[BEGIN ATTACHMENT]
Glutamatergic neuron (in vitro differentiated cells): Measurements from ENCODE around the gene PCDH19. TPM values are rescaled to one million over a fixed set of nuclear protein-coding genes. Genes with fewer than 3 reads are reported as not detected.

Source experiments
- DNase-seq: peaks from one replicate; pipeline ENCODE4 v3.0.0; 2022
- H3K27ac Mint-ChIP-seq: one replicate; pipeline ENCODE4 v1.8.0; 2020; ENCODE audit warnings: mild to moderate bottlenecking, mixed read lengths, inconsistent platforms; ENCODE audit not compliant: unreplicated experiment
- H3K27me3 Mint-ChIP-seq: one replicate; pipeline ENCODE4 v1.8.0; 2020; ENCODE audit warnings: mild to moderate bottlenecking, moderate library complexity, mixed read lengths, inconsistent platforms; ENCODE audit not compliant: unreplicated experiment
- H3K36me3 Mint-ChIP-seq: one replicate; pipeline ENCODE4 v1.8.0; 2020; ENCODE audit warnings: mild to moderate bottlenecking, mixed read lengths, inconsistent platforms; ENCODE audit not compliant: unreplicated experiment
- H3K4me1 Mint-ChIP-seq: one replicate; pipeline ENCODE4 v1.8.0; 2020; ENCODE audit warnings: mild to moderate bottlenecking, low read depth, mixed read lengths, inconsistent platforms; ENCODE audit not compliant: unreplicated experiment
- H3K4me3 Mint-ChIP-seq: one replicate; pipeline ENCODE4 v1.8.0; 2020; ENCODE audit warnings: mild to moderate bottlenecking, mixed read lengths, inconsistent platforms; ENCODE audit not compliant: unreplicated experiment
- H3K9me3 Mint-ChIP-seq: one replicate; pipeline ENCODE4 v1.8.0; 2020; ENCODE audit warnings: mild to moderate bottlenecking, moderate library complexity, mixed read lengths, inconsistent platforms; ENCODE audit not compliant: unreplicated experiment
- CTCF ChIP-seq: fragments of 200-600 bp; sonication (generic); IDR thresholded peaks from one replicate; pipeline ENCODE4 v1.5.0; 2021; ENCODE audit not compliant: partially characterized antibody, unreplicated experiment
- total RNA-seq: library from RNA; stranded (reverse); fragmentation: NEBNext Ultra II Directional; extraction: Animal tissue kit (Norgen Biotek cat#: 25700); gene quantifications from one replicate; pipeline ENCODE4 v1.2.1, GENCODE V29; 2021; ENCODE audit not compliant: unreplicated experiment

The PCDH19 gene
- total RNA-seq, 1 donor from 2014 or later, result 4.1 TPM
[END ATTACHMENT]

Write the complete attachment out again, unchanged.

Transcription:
Glutamatergic neuron (in vitro differentiated cells): Measurements from ENCODE around the gene PCDH19. TPM values are rescaled to one million over a fixed set of nuclear protein-coding genes. Genes with fewer than 3 reads are reported as not detected.

Source experiments
- DNase-seq: peaks from one replicate; pipeline ENCODE4 v3.0.0; 2022
- H3K27ac Mint-ChIP-seq: one replicate; pipeline ENCODE4 v1.8.0; 2020; ENCODE audit warnings: mild to moderate bottlenecking, mixed read lengths, inconsistent platforms; ENCODE audit not compliant: unreplicated experiment
- H3K27me3 Mint-ChIP-seq: one replicate; pipeline ENCODE4 v1.8.0; 2020; ENCODE audit warnings: mild to moderate bottlenecking, moderate library complexity, mixed read lengths, inconsistent platforms; ENCODE audit not compliant: unreplicated experiment
- H3K36me3 Mint-ChIP-seq: one replicate; pipeline ENCODE4 v1.8.0; 2020; ENCODE audit warnings: mild to moderate bottlenecking, mixed read lengths, inconsistent platforms; ENCODE audit not compliant: unreplicated experiment
- H3K4me1 Mint-ChIP-seq: one replicate; pipeline ENCODE4 v1.8.0; 2020; ENCODE audit warnings: mild to moderate bottlenecking, low read depth, mixed read lengths, inconsistent platforms; ENCODE audit not compliant: unreplicated experiment
- H3K4me3 Mint-ChIP-seq: one replicate; pipeline ENCODE4 v1.8.0; 2020; ENCODE audit warnings: mild to moderate bottlenecking, mixed read lengths, inconsistent platforms; ENCODE audit not compliant: unreplicated experiment
- H3K9me3 Mint-ChIP-seq: one replicate; pipeline ENCODE4 v1.8.0; 2020; ENCODE audit warnings: mild to moderate bottlenecking, moderate library complexity, mixed read lengths, inconsistent platforms; ENCODE audit not compliant: unreplicated experiment
- CTCF ChIP-seq: fragments of 200-600 bp; sonication (generic); IDR thresholded peaks from one replicate; pipeline ENCODE4 v1.5.0; 2021; ENCODE audit not compliant: partially characterized antibody, unreplicated experiment
- total RNA-seq: library from RNA; stranded (reverse); fragmentation: NEBNext Ultra II Directional; extraction: Animal tissue kit (Norgen Biotek cat#: 25700); gene quantifications from one replicate; pipeline ENCODE4 v1.2.1, GENCODE V29; 2021; ENCODE audit not compliant: unreplicated experiment

The PCDH19 gene
- total RNA-seq, 1 donor from 2014 or later, result 4.1 TPM